Buddhist meditation does a good job of showing us that we are not our thoughts. Observing them come and go, we realize that they seem to have minds of their own. Maybe a better way of saying it is that they march to their own drum beat, or nerve impulse.
If you don’t keep those pesky thoughts in line, they start acting like they own the place, aka your brain, and they start forming ideas, opinions and, gasp, positions. A position is a terrible thing to have. OK, maybe that’s an overstatement. It’s not terrible to have a position every once in awhile as long as you recognize what it is — a position, perhaps based on a few opinions, which grew out of your ideas, which grew out of your thoughts, which you don’t control.
You are not your thoughts, your ideas, your opinions or your positions. A perceptive Facebook post today by the Rev. David Pyle, a district executive in the Unitarian Universalist Association and a military chaplain, had me thinking about that. Here’s some of what he said:
What I am sensing in this political season is a large number of people who have invested their personal identity in the opinions they hold. It means that changing opinions is near impossible, because it would mean changing their fundamental understanding of themselves….
It is also why people cannot accept that their opinions may be wrong, no matter the evidence that is presented… because to accept you are wrong means your “life is a lie.”
If our bodies are not the same from one moment to the next, why should out thoughts be? As Walt Whitman said:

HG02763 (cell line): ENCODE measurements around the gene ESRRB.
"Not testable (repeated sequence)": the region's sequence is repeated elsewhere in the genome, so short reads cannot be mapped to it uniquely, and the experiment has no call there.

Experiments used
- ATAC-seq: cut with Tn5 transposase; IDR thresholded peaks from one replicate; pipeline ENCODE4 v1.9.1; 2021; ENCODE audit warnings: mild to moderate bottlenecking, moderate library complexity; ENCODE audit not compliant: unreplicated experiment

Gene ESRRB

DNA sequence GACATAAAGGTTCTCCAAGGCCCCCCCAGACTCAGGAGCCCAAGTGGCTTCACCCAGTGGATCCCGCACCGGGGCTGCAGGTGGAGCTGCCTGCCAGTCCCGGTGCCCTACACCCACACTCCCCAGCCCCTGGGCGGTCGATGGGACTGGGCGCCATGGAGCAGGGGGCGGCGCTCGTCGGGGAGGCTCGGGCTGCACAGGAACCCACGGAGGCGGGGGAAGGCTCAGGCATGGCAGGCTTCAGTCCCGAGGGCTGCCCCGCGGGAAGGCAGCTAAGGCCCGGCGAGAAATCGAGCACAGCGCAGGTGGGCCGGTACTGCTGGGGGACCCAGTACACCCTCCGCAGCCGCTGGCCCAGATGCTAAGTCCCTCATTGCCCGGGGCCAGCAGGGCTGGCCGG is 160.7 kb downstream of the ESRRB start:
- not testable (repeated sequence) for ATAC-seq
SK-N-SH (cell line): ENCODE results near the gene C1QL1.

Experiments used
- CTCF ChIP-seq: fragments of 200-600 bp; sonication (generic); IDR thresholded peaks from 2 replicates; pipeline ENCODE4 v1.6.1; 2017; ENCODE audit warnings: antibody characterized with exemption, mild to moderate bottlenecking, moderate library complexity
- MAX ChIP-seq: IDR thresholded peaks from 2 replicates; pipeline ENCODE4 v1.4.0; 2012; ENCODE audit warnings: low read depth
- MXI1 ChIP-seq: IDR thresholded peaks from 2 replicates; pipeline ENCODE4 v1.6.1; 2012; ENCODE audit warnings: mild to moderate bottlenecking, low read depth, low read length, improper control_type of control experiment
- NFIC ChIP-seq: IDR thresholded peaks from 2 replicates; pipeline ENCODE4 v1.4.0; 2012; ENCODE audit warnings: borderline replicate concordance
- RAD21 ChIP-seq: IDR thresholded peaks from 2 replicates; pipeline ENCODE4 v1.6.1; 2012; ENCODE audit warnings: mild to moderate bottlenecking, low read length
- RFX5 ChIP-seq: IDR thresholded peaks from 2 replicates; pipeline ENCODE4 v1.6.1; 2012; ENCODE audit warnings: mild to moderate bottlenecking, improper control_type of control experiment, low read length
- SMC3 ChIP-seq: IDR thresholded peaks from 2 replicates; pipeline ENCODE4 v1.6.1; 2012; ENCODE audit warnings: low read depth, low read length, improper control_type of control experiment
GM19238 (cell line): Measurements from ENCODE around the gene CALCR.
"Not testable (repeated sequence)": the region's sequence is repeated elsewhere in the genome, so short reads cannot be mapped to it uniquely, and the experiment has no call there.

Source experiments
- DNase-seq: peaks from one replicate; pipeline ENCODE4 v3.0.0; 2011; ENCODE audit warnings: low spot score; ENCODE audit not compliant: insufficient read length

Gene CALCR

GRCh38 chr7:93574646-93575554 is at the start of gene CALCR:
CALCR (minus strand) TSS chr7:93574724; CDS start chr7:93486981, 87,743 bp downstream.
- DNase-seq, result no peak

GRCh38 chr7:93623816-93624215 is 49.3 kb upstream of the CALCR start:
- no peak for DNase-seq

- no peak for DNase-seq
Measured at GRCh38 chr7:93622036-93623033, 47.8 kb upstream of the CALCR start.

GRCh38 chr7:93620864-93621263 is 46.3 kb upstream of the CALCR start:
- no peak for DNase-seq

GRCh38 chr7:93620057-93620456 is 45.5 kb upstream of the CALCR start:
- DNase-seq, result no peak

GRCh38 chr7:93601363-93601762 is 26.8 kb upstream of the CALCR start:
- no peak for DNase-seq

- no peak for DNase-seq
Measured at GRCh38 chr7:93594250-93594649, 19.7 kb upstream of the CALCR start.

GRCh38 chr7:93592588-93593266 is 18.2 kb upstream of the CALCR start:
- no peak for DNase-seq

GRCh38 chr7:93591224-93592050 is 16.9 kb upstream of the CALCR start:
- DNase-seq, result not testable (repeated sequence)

Do I contradict myself? Very well, then, I contradict myself; I am large — I contain multitudes.
But Rev. Pyle’s second point is the more insidious one. When we see no daylight between ourselves and our opinions and positions, we become dangerous to ourselves and others, to the fabric of our interdependent web of existence. We stop listening to other views because we see them as assaults on who we are: If our ideas have little worth, then we don’t, either. That’s not a healthy place for a society to be.
The Fourteen Mindfulness Trainings of Buddhist monk Thich Nhat Hanh’s Order of Interbeing offer a beautiful guide for healthy living in community. The Second Mindfulness Training: Non-Attachment to Views explains how to avoid letting our opinions control us.
Aware of the suffering created by fanaticism and intolerance, we are determined not to be idolatrous about or bound to any doctrine, theory, or ideology, even Buddhist ones. We are committed to seeing the Buddhist teachings as guiding means that help us develop our understanding and compassion. They are not doctrines to fight, kill, or die for. We understand that fanaticism in its many forms is the result of perceiving things in a dualistic and discriminative manner. We will train ourselves to look at everything with openness and the insight of interbeing in order to transform dogmatism and violence in ourselves and in the world.
We and the world in which we live are more important than any idea.
–Mel Pine (Fearless Lotus)
–Mel Pine (Fearless Lotus)
Copyright 2016 © Mel Harkrader Pine